Auditing PII in the Cloud with CloudFence


One of the primary concerns of users of cloud-based services and applications is the risk of unauthorized access to their private information. Personally identifiable or sensitive information (PII) has become a target of attackers seeking financial gain through misuse of such information.

Adversarial scenarios aside, PII is sometimes released or leaked inadvertently, through application bugs, sloppy administration practices, or other operational problems. With the trend toward storing and processing PII on complex and insecure systems, the need for improved protection has become a goal of both enterprise policy and, increasingly, legislative efforts.

CloudFence is a framework that allows users to independently audit the treatment of their private data by third-party online services, through the intervention of the cloud provider that hosts these services. We advocate auditing instead of enforcement as the preferred path, because it empowers end users while allowing cloud services to remain flexible by adapting to changing needs, and offering new features without a priori need to update mechanistic security policies or user preferences. However, CloudFence can also enforce information security policies should that become desirable.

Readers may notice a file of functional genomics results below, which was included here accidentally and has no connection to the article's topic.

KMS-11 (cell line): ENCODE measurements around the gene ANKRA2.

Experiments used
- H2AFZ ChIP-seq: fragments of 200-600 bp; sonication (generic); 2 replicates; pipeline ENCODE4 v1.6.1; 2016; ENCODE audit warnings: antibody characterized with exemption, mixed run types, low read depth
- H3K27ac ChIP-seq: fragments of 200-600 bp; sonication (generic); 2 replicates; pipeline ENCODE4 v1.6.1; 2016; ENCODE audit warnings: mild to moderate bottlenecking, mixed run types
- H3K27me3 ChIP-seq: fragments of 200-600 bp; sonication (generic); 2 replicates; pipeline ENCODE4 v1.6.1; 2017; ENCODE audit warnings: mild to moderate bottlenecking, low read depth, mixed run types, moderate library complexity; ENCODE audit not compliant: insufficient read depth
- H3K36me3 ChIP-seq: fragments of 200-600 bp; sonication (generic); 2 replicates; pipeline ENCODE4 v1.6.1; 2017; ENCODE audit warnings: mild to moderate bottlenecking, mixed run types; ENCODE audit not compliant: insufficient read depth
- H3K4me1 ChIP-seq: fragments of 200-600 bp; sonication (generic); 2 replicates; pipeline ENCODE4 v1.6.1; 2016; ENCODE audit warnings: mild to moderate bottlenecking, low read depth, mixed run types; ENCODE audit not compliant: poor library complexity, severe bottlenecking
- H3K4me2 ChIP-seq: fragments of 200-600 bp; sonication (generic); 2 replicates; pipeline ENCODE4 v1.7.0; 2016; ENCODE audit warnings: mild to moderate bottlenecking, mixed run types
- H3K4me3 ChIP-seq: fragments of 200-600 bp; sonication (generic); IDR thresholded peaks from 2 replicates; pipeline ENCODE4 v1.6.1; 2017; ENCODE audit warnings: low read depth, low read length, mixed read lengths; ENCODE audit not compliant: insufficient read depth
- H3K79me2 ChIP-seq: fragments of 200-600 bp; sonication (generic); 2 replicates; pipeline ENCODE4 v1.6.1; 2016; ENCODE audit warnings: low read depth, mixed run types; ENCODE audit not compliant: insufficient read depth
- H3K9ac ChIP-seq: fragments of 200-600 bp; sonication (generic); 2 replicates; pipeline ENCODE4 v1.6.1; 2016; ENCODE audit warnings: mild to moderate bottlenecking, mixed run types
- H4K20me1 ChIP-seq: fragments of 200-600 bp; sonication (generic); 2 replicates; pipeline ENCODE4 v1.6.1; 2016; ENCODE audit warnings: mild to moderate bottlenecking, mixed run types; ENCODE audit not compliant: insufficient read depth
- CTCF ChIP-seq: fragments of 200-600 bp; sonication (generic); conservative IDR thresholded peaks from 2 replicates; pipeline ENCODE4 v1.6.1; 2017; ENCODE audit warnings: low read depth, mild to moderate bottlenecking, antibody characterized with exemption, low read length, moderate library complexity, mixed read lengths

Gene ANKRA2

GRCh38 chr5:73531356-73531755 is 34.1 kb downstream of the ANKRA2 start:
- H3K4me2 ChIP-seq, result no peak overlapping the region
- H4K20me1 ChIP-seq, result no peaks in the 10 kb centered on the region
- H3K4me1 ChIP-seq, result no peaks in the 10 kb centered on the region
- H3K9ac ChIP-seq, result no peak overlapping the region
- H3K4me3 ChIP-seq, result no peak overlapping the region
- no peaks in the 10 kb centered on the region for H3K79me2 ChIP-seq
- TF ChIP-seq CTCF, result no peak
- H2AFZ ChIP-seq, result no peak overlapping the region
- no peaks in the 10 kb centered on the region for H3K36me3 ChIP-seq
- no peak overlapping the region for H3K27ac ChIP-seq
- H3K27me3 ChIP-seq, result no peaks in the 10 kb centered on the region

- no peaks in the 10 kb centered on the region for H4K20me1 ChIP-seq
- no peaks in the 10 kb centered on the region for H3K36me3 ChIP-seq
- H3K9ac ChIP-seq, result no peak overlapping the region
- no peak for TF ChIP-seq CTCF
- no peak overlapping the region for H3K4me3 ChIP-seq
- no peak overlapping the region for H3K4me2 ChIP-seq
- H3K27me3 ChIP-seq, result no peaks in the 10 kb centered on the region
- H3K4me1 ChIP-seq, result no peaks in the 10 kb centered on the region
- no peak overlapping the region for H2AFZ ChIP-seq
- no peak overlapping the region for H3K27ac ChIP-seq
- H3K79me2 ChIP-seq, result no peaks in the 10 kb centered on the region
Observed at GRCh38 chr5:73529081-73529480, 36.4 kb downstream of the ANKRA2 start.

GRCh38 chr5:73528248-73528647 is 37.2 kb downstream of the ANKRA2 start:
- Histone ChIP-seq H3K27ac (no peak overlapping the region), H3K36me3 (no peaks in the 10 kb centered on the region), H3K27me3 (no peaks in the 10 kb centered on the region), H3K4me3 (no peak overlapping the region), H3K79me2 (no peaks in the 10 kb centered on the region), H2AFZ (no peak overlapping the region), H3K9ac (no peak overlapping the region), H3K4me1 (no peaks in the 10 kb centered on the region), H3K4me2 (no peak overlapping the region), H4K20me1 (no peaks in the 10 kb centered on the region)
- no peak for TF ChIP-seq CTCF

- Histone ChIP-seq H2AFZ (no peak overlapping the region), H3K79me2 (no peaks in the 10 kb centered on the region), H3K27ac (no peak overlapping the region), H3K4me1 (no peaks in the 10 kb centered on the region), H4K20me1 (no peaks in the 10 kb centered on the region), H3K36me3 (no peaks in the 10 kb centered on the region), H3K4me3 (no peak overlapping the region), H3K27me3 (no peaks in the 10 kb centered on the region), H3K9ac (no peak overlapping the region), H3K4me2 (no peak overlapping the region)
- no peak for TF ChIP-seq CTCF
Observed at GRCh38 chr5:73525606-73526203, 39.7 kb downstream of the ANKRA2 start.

The research in this project seeks to investigate, develop, and experimentally evaluate novel techniques for conducting fine-grained tracking of “information of interest” (as defined by the user of the cloud, in a flexible, context-sensitive manner) toward (a) providing increased transparency to end users of the handling of their information by the cloud, and (b) enabling the periodic (or even continuous) auditing of said handling, either by users or an agent acting on their behalf. The end goal is to create a general-purpose, application-agnostic information tracking mechanism across the cloud that can operate on both legacy and newly developed applications, such that users can leverage their trust on the infrastructure provider (e.g., Google or Amazon) without imposing unreasonable constraints on said provider (e.g., no requiring manual inspection of applications).


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Network Security Lab, Columbia University

This material is based upon work supported by the National Science Foundation under Grant No. 1222748

Any opinions, findings, and conclusions or recommendations expressed in this material are those of the author(s) and do not necessarily reflect the views of the National Science Foundation.